TT Talk – Death in spaces

There will be innumerable spaces found through the global supply chain that should be considered enclosed or confined, some more obvious than others. Unfortunately these spaces claim many lives each year when ill-prepared workers enter them, often for reasons never to be fully understood.

Let’s start by seeking to demystify the terms.

Generally on land the term used is ‘confined spaces’, whereas the maritime would typically adopts the form ‘enclosed spaces’. Inevitably, precise legal definitions around the world differ, but most reflect the essence given in IMO’s Resolution A. 1050(27):

“Enclosed space means a space which has any of the following characteristics:
1. limited openings for entry and exit;
2. inadequate ventilation; and
3. is not designed for continuous worker occupancy”

Some definitions outline the range of risks that may be encountered by those entering such as space, including fire and explosion, lack of oxygen, presence of hazardous or toxic substances.

The key risk is that workers may not readily recognise spaces that could present danger. For example, a stairwell within the cargo hold of a ship is a space that could lack oxygen or contain toxic fumes, dependant on the cargo being carried. Containers and other cargo transport units pose similar risks; there may be a lack of knowledge of the cargo packed or whether fumigants have been used. Similarly, tanks units (whether a road barrel or tank container) certainly qualify as enclosed spaces.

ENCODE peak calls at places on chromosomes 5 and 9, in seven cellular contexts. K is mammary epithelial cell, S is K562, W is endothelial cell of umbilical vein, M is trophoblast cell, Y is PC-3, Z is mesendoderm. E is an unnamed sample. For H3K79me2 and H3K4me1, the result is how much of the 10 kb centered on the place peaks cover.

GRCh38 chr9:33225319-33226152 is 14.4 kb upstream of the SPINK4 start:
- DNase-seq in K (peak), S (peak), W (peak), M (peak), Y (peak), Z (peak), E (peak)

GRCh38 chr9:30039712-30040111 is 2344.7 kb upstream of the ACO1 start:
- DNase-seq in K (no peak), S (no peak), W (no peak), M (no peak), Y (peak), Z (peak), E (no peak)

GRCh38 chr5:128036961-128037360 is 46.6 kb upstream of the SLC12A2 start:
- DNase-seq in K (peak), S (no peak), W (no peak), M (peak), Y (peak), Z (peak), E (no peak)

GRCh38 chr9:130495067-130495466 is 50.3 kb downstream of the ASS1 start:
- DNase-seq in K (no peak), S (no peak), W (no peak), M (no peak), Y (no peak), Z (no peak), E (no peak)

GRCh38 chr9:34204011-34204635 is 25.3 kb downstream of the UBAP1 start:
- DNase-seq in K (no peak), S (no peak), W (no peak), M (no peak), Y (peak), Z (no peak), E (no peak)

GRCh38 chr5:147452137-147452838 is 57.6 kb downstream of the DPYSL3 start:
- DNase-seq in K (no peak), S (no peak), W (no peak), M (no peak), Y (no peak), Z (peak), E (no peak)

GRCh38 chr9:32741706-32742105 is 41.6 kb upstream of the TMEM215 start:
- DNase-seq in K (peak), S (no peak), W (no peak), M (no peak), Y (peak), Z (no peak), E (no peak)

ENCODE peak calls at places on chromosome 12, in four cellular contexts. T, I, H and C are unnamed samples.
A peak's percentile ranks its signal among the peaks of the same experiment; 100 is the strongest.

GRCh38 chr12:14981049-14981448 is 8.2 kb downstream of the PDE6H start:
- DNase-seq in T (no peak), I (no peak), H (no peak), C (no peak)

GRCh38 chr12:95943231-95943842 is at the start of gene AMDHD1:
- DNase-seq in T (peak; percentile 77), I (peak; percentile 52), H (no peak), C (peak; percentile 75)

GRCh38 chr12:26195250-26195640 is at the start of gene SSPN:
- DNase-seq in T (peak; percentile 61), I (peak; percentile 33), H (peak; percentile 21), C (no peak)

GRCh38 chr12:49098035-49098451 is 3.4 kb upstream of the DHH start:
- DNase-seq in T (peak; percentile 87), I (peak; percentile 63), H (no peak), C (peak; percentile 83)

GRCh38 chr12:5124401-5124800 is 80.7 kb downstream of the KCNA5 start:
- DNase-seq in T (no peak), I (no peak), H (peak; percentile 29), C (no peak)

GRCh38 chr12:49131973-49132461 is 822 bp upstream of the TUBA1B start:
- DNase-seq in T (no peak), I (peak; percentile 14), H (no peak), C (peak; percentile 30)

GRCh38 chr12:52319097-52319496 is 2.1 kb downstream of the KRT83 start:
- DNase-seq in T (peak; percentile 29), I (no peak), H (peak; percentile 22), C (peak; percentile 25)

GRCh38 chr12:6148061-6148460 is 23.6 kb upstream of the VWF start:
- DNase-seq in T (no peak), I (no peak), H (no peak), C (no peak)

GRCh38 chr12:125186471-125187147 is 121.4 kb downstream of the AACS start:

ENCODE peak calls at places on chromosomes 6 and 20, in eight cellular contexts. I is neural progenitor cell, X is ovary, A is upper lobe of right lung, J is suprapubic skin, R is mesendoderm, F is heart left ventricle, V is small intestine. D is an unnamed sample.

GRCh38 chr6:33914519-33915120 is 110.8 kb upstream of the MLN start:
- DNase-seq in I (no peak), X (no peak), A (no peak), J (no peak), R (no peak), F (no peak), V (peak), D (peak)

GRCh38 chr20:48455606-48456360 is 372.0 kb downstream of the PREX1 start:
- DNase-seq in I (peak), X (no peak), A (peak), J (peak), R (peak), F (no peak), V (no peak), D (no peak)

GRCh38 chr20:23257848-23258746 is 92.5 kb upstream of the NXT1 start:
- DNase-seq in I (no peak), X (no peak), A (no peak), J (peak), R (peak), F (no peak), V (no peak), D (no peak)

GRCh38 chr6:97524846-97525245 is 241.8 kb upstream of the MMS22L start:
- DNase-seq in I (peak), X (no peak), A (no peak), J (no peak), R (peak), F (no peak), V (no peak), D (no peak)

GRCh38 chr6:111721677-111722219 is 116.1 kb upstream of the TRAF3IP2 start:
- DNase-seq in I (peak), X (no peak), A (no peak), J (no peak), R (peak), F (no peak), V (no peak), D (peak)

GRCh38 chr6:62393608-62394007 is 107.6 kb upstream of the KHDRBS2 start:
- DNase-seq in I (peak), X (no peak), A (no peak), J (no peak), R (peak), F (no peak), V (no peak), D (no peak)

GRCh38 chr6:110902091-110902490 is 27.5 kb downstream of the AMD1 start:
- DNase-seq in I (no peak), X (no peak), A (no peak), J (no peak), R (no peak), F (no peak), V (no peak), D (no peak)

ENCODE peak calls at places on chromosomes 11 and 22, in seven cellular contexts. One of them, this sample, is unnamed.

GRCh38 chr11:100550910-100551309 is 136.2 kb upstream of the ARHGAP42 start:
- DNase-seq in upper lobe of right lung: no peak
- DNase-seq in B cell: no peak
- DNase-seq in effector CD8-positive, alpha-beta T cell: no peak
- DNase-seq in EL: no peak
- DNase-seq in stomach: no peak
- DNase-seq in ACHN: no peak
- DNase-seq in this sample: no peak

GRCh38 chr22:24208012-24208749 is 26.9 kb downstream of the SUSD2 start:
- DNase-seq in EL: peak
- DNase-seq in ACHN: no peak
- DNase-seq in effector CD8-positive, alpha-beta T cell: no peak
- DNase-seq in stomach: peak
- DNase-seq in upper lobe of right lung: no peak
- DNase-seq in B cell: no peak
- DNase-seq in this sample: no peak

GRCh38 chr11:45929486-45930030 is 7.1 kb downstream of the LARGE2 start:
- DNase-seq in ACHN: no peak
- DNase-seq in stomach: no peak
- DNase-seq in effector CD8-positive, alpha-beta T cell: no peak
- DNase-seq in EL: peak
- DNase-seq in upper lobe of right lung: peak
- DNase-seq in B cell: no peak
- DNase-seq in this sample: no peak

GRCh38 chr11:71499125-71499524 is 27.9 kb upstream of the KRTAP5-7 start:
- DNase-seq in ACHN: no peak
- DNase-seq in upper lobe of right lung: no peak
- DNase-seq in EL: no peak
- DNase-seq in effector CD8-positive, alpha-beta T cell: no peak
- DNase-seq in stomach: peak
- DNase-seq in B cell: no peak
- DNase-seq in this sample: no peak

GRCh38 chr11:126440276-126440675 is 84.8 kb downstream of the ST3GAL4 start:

What is the enclosed space problem?
Put simply, without sufficient oxygen the human body starts to shut down very quickly, with two primary implications being heart failure and brain damage. In the event of heart failure the brain can survive for approximately six minutes, but after five minutes irreversible damage can be sustained. Any rescue operations are therefore time critical and even with an immediate deployment the risk or serious injury or fatality is elevated.

One of the primary causes of reduced oxygen levels is the increased presence of other gases, such as carbon dioxide. This may arise from rusting of the ship’s structure or metal cargoes, oxidation of cargoes such as coal or the decomposition of biodegradable cargoes (organic cargoes including fish meal, logs, bark, or wood pellets) – this list is not exhaustive. All these lead to carbon dioxide – and potentially other gases – being released, simultaneously depleting the oxygen.
Other associated hazards include flammable or toxic vapours from leaking cargoes or leaking pipes or hoses on machinery and dust for example from dry bulk cargoes such as grain or coal.
The air we typically breathe contains approximately 79% nitrogen and 21% oxygen; imbalances increase the associated risks and physical effects on the body very quickly. If oxygen levels are depleted to a range of 4%-6% a person could fall into a fatal coma in less than a minute. Carbon dioxide has a density higher than air, but critically is colourless, odourless and tasteless. Consequently, when entering such a lethal space there are no obvious red flags. In terms of symptoms there are no warning signs such as coughing or feeling breathless or nauseous, where the oxygen levels are sufficiently depleted the first sign is the individual will simply pass out.